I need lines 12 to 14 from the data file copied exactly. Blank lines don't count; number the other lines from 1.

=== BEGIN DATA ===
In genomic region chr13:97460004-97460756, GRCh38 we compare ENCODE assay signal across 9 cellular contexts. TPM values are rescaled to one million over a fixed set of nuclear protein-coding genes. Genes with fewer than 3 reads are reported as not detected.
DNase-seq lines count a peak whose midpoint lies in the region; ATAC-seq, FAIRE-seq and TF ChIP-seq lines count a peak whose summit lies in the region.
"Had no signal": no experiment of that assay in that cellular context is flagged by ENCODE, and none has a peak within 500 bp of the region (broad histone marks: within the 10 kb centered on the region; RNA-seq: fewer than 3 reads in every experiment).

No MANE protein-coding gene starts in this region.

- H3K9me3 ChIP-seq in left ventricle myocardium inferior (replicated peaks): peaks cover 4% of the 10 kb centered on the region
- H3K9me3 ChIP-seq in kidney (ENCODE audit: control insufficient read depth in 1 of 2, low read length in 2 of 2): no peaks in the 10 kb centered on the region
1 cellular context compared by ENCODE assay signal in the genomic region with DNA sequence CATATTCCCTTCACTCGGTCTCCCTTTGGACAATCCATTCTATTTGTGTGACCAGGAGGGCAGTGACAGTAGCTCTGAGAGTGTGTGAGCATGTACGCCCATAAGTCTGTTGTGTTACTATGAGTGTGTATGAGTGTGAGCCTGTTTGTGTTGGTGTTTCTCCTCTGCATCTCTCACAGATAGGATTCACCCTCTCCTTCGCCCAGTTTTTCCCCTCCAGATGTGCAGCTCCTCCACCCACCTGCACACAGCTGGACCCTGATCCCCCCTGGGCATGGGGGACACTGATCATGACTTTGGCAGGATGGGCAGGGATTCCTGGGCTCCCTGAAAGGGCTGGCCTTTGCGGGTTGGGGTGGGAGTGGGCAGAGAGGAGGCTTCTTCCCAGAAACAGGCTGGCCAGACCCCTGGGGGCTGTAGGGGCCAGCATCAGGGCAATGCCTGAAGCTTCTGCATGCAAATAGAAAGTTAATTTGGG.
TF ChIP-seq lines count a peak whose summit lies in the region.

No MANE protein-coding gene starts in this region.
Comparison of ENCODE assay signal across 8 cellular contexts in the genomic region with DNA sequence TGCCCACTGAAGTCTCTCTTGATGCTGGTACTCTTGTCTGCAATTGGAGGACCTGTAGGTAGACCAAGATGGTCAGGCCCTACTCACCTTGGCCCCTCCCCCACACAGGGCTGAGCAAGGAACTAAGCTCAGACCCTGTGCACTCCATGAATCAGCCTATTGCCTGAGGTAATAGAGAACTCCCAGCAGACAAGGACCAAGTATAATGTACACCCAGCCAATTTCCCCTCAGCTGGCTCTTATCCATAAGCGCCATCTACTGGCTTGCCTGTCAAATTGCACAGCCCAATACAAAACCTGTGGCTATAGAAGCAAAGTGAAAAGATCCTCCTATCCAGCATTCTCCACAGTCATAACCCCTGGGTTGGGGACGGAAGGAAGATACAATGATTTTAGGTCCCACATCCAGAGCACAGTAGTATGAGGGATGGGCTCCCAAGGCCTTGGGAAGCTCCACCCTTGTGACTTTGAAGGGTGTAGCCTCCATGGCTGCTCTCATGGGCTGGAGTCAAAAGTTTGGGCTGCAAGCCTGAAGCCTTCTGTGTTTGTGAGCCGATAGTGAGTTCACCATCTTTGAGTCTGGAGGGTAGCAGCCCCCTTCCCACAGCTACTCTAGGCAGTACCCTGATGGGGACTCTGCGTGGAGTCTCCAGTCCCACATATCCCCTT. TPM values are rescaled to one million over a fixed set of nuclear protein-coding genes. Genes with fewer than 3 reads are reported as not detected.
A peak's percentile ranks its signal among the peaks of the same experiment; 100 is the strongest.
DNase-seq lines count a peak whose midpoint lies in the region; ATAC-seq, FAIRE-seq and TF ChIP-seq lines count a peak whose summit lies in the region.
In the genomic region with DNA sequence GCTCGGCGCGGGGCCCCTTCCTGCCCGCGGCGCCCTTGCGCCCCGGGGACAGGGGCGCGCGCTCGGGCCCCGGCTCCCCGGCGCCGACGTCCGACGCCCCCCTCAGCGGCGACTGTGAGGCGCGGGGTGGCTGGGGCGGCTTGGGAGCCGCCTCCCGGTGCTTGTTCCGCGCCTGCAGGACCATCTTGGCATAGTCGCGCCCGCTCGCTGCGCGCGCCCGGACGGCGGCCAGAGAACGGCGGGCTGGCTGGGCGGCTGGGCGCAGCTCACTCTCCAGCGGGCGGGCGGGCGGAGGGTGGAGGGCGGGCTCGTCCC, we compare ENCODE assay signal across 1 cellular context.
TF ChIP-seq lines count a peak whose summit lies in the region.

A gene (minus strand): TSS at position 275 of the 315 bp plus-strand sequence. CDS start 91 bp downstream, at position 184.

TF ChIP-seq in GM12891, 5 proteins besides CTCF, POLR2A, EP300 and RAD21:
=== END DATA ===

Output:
DNase-seq lines count a peak whose midpoint lies in the region; ATAC-seq, FAIRE-seq and TF ChIP-seq lines count a peak whose summit lies in the region.
In the genomic region with DNA sequence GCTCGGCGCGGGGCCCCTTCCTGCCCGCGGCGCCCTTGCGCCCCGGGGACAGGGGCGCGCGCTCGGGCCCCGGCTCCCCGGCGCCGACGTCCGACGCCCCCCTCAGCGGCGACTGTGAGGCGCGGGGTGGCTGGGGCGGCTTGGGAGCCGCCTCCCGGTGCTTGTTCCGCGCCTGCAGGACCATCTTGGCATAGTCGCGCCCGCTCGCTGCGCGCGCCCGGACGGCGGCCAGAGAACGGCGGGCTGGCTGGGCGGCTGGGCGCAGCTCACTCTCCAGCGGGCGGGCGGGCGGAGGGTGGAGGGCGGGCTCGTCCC, we compare ENCODE assay signal across 1 cellular context.
TF ChIP-seq lines count a peak whose summit lies in the region.